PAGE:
We speak of ingrown hair when a hair curls and grows inwards or when dead skin clogs the follicle and forces the hair to grow to the side under the skin. Ingrown hairs are often itchy and painful. They form small acne-like bumps on the skin and can become infected. Ingrown hairs often go away naturally, but if you have one that refuses to come out, try softening the area with an exfoliator and a warm compress before plucking the hair out using tweezers.
Method 1 of 3: Help the hair emerge naturally
Step 1. Wait
Wait about a week for the ingrown hair to come out. In most cases, ingrown hairs go away without any intervention. They usually end up finding a way out through the skin that is blocking them. While you wait, avoid scratching and fiddling with the ingrown hair.
While waiting for the hair to emerge, do not shave the skin where the bump is. If you cut it, the ingrown hair may get worse and the area may become infected
Step 2. Apply acne cream
Ingrown hairs are quite similar to acne pimples, especially when accompanied by pus. Apply benzoyl peroxide or salicylic acid several times a day for a few days. Combined with daily exfoliation, this method is often sufficient to remove ingrown hairs as it reduces swelling in the skin, leaving more room for the hair to grow outward rather than inward.
You can buy acne cream at any drugstore
Step 3. Treat the infections
Apply steroid cream. If the pimple containing the ingrown hair fills with white or yellow pus, it is infected. In this case, you must treat the infection before extracting the hair. Apply a dot of steroid cream to the surface of the infected skin. It will reduce the swelling and cure the infection.
Some steroid products, such as low-strength cortisone cream, are available over the counter. If you want a more powerful treatment, you will need to be prescribed one by your doctor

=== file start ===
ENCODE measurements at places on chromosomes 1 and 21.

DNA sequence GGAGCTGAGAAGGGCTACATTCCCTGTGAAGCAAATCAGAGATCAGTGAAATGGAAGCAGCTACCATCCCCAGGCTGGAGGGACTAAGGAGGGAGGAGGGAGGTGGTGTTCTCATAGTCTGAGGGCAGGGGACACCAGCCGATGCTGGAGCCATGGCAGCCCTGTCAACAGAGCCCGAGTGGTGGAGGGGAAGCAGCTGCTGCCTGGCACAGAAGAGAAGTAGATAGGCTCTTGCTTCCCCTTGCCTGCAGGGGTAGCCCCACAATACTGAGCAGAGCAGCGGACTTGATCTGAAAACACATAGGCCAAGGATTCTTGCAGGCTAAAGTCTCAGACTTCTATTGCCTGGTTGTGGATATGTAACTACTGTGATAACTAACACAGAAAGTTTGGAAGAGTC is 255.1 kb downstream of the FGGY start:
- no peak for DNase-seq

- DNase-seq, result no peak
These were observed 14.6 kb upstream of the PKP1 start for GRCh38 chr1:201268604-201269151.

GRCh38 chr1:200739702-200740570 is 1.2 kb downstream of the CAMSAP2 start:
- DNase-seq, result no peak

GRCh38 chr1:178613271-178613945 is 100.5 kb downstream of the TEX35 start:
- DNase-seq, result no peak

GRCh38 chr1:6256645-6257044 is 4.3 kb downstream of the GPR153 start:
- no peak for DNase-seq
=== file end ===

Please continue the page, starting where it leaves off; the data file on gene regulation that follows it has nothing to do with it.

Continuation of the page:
Method 2 of 3: Extract the hair
Step 1. Exfoliate the area
The goal is to remove the skin covering the ingrown hair. Gently rub the bump with a commercial scrub or exfoliating glove twice a day. This will remove dead skin, dirt and oils that could prevent the hair from coming out. It is also possible that the process physically pushes the end of the hair towards the surface of your skin. Try rubbing the pimple in several different directions to loosen as much dead skin as possible.
You can buy an exfoliating glove or vegetable sponge at the supermarket or at a beauty store
Step 2. Do not damage your skin
You should exfoliate the area enough to remove the dead skin covering the ingrown hair, but don't rub it hard enough to damage your skin. If the area around the hair hurts, is red, or starts to bleed, stop exfoliating immediately.
If in doubt, rub less hard, but for longer (about ten minutes)
Step 3. Apply a warm compress
Place a warm washcloth over the area for a few minutes. Soak the item in hot water, wring it out and lay it on the ingrown hair, pressing gently for 3-4 min. When it cools, soak it again in hot water. The heat will soften your skin and attract the hair to the surface so that you can extract it more easily.
If you see the hair locked in your skin, this process will soften it and draw it closer to the surface. If you don't see it at first, leave the warm washcloth in place until the hair is close to the surface
Step 4. Extract the hair